Automation has already changed the way logistics and manufacturing work, and it’s coming for retail next — not just e-commerce, but the brick-and-mortar stores, too.
And that’s good news: Retail stores will only be stronger for incorporating innovation.
It’s already happening. Whether you’re at a store in your neighbourhood or you’re attending NRF 2023: Retail’s Big Show — one of the industry’s largest and most important gatherings for the exchange of fresh ideas — you’ll see evidence all around that automated retail is a fast-growing and influential trend.
And if you work in the retail industry, you can’t ignore how automated retail kiosks, smart lockers and other rising technologies are creating new opportunities for retailers. Missing out means falling behind. Here, then, are five ways that automation is reshaping physical stores in 2023 that you should know about:
1. More Automation
Sometimes more is more! Automation is taking over the retail environment through the sheer numbers of self-serve kiosks, automated vending machines and smart lockers being installed in stores.
The year 2023 will see automated retail continue its upward trajectory of recent years by virtue of the simple fact that more retailers will be investing in it. As many as a third of retailers are planning to invest in self-serve kiosks and/or smart vending, which will inevitably lead to a noticeable change in how retail environments look and feel.
Moreover, seeing automated retail machines more and more often will make customers more familiar with them — eventually, people could even start expecting to be able to engage in a retail transaction via a kiosk if that’s their choice, just as they would expect during an airport check-in.
Surveys have identified loss prevention as one of the key drivers of the automated retail trend, but there are all sorts of long-term strategic reasons retailers are making investments in automated retail (we identified three major ones here).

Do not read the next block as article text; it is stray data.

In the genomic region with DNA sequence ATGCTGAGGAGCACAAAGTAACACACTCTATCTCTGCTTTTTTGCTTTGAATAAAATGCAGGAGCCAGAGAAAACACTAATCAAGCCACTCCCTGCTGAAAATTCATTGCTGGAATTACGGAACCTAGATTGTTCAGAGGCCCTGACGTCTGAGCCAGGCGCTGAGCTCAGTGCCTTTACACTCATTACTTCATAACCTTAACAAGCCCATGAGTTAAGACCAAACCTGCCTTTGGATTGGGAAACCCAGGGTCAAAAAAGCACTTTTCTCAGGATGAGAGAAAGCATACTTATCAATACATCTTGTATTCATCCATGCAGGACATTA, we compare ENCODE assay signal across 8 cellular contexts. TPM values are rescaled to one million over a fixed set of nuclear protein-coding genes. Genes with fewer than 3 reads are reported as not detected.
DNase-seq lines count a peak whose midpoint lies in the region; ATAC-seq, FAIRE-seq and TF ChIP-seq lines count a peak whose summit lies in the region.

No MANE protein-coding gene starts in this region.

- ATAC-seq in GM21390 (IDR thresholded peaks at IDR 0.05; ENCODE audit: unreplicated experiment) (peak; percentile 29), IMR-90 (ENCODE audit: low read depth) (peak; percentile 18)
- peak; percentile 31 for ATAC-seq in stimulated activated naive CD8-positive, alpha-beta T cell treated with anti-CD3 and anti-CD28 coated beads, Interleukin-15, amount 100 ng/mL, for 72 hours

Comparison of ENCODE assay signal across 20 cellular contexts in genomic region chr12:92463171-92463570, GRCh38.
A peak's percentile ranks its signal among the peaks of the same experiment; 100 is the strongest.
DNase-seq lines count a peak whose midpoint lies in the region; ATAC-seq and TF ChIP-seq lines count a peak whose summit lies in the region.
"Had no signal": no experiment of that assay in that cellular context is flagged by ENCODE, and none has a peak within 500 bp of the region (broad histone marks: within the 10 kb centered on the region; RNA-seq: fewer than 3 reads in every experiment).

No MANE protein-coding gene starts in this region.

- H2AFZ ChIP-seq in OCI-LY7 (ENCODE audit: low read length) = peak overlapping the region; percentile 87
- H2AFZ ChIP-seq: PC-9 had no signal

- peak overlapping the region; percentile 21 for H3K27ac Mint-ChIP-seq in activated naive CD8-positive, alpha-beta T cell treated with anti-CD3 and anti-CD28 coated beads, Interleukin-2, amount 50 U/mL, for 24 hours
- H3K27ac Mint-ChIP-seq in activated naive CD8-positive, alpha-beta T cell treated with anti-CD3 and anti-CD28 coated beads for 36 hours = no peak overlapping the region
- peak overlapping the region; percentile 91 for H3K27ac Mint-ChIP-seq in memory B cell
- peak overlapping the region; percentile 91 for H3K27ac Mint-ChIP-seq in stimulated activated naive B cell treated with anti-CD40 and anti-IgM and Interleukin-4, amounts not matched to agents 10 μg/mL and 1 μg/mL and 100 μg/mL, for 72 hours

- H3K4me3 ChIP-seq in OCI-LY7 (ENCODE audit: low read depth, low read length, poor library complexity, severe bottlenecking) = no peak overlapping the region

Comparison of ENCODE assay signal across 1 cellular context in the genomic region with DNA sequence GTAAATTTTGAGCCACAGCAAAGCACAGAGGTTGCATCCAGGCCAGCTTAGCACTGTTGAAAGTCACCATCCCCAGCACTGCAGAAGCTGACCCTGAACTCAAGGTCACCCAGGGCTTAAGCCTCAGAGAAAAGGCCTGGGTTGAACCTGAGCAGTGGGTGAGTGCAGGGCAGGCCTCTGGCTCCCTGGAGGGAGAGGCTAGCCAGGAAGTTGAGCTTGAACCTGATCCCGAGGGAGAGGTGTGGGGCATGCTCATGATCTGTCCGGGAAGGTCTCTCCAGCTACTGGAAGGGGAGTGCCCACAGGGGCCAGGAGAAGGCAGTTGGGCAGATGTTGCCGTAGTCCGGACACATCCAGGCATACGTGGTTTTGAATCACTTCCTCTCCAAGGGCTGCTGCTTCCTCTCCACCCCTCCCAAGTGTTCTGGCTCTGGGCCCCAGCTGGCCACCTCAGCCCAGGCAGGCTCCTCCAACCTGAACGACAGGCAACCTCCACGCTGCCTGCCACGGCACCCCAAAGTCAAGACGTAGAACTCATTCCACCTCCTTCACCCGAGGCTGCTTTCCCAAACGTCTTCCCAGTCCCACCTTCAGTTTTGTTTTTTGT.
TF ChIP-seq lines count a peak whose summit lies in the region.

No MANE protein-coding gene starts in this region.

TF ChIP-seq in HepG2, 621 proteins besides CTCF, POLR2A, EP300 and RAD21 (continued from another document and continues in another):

Here’s one more: Because it gives you firmer control over inventory, having an automated vending system can be viewed as a pre-requisite to embark on other forward-looking initiatives.
2. Stores doing 'double duty' as fulfilment centres
More and more retailers are making in-store inventory available to online shoppers. Making stores do “double duty,” The Wall Street Journal put it, can help save on warehousing and distribution costs. It can also help companies avoid losing customers to competitors, which happens when inventory systems tell online shoppers that certain items as “out of stock” when the items are actually located in a physical location nearby.
For these reasons and more, U.S. department store chain Macy’s undertook a pilot in 2022 that involved turning portions of 35 stores into distribution centres for online sales.
Customer-facing automation has a role to play in this strategy because it generates real-time data about purchasing and other behaviours that can be employed in future purchasing decisions. As Macy’s Chief Supply Chain officer explained last November, “Effectively managing inventory gives us the flexibility and liquidity to [respond to] what consumers are buying at every customer touch point.” He credited the move with enabling Macy’s to clear inventory from stores and avoid overstock in the new year.